The arbor is the shaft, spindle or mandrel which the circular saw blade mounts to. Typically, it is the motor shaft, which has been specially designed for blade mounting. So, what we refer to as the arbor on a circular saw blade is more correctly the arbor hole. This center bore is responsible for power transmission from the circular saw motor.


Arbor holes can be a variety of sizes, depending upon the size and style of the saw. The most common sizes are:

Blade Size

Arbor Hole Size





7-1/4” to 10”


12” to 16”


Worm drive saws


As you can clearly see, as a general rule, the larger the saw blade diameter, the larger the arbor hole. The most common circular saw blade sizes are 7-1/4”, 10” and 12”. The 7-1/4” size is used for handheld saws, while the larger sizes are used for stationary circular saws. The size of an arbor hole is 5/8-inch for an almost every circular blade, although small woodcutting saw blades have 1/4″ arbor for 3″ diameter, or 1/2″ for 6″diameter. It’s very important to look at this measure before buying: 5/8″ equals to 15.875 mm for European standards. A bigger shaft of 1″ is characteristic of powerful circular saw since more power and torque require larger spindle. Some blades smaller than 12” may still come with a 1” arbor hole or a diamond shaped one. Since the blade must fit fairly tightly to the arbor, to maintain concentricity, this excess space is taken up by a reduction bushing. Most saw blades come with this.

Worm Drive Saws

Whiles the saw blades have rounded shape of the bore, worm drive saws have a diamond shaped arbor hole because of the higher torque which these saws develop. These are handheld saws, designed for use by carpenters. Cutting through large quantities of dimensional lumber quickly on a construction site is important. Therefore, worm drive saws are popular amongst professional carpenters. They have an engine vertically directed to the saw blade plate offering more torque power, under the cost of lower motor speed. The worm drive mechanism greatly increases the available torque, with little sacrifice of RPM in the process. This allows the carpenter to cut through dimensional lumber rapidly, even when the wood is wet, contains knotholes or has nails in it. Some saw blades have diamond knockout arbor, a rectangular-shaped slot around the rounded arbor that should be removed in order to use blade on a worm saw. Most people simply knock out the diamond arbor with a hammer.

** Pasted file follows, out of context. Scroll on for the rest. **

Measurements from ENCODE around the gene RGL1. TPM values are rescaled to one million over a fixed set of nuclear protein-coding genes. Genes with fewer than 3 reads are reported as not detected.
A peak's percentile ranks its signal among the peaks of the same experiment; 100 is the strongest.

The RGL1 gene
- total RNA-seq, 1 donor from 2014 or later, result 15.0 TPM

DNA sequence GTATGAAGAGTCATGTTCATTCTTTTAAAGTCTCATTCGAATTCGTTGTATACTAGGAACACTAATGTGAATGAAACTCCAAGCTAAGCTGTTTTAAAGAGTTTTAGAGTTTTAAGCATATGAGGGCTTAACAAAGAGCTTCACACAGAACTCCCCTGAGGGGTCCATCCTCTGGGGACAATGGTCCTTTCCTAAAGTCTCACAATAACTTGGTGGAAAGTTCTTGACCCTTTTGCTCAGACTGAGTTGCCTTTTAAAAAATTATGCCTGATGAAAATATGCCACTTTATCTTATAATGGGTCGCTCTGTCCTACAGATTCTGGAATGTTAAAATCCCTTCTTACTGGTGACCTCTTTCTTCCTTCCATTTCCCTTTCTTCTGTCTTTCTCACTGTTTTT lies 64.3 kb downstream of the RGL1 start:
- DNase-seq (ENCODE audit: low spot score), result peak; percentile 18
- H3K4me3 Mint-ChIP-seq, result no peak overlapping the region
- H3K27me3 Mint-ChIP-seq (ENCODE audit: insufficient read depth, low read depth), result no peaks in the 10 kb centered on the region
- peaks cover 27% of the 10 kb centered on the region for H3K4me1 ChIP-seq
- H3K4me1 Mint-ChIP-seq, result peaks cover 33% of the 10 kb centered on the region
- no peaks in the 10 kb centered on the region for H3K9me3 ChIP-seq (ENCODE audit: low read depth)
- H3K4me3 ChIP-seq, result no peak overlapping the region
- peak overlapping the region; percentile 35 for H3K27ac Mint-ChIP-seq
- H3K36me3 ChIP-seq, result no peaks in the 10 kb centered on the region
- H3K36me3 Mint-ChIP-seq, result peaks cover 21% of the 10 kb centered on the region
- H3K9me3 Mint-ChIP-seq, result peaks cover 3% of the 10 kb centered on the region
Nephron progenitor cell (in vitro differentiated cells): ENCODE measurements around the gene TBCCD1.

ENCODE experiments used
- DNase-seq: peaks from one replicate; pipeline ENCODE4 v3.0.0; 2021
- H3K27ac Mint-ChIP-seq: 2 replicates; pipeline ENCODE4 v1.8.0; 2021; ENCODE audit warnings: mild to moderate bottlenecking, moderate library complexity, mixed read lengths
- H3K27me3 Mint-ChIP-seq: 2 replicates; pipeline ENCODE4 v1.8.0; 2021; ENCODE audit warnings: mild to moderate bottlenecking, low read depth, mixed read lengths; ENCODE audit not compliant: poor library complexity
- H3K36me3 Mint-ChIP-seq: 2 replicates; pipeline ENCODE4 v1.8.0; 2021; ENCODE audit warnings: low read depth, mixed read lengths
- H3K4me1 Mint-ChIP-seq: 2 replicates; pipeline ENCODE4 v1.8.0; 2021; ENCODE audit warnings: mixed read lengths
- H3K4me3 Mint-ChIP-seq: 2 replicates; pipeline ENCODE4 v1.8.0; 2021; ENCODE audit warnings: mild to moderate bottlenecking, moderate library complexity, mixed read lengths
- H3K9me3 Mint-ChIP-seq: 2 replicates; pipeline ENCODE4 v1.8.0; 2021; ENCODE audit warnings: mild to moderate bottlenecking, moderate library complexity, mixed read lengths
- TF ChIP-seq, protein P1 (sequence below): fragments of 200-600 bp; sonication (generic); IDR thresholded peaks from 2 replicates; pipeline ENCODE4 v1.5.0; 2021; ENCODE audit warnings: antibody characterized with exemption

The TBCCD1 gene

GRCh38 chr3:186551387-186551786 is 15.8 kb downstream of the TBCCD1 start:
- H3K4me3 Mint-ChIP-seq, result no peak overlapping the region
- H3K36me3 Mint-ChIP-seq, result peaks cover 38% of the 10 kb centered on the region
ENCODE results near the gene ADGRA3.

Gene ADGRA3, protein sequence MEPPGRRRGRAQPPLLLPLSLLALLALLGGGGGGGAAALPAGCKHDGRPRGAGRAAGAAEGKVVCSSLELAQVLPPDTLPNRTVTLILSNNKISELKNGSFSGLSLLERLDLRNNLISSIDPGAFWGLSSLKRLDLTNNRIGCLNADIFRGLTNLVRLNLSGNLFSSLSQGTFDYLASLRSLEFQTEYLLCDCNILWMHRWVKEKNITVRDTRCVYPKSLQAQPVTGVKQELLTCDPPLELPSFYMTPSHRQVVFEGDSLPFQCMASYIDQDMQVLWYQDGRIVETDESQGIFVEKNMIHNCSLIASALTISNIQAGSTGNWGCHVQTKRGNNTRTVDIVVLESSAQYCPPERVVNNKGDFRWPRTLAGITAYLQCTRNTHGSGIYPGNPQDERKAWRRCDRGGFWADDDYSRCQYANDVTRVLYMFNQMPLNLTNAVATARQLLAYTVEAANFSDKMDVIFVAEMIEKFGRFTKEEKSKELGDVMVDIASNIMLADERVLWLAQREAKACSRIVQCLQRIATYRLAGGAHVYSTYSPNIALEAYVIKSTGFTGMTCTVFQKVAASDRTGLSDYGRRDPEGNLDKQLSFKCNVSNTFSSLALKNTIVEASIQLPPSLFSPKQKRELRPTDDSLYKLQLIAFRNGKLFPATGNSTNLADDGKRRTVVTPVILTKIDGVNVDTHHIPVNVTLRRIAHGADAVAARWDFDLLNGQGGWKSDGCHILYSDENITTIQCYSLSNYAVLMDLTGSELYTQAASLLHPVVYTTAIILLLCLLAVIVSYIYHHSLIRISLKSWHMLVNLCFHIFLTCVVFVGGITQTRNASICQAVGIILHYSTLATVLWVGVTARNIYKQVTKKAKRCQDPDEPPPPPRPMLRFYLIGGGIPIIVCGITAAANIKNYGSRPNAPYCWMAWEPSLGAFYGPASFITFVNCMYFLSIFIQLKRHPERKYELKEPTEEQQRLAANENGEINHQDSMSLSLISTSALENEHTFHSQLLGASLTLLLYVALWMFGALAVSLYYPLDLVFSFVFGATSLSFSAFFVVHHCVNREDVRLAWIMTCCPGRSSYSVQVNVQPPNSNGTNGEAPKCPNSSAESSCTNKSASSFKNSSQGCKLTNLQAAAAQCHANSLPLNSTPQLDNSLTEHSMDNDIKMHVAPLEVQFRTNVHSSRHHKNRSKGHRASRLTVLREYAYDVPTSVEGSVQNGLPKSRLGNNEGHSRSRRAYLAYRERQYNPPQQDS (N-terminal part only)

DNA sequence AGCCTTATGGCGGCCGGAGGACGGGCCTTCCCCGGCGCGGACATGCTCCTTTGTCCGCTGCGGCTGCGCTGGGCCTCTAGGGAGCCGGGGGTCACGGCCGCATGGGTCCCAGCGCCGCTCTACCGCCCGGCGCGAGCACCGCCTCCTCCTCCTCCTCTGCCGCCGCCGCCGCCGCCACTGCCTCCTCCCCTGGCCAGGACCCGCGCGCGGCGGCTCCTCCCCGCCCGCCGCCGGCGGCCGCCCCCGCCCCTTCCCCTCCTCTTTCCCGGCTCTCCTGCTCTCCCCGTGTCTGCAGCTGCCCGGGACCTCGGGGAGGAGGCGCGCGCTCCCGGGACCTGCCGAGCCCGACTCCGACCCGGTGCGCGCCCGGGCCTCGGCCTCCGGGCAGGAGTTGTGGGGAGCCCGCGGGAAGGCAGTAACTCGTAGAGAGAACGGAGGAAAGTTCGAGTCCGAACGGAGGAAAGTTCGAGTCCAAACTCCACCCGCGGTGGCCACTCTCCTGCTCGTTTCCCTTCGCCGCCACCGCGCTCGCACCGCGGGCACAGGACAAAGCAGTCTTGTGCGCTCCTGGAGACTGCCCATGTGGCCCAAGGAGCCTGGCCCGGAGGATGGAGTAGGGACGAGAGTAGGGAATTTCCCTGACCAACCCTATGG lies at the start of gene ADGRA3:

Arbor Reducer Bushing

When selecting circular saw blades, it is important to ensure that the arbor hole is the same size as the arbor on your saw. It should match exactly in order to spin and cut efficiency.  In case bore doesn’t match the shaft, there’s an alternative to buying a new blade. For too small spindle you can put a bore reduction bushing, a spacer ring that adjusts the sizes between the blade and the saw to make it usable. Arbor bushing is easily to install, cheap and saves money if working with different sizes of shaft is needed. Never mount a saw blade to a saw, if the arbor doesn’t fit snugly. This can cause a severe out-of-balance situation, which can be extremely dangerous.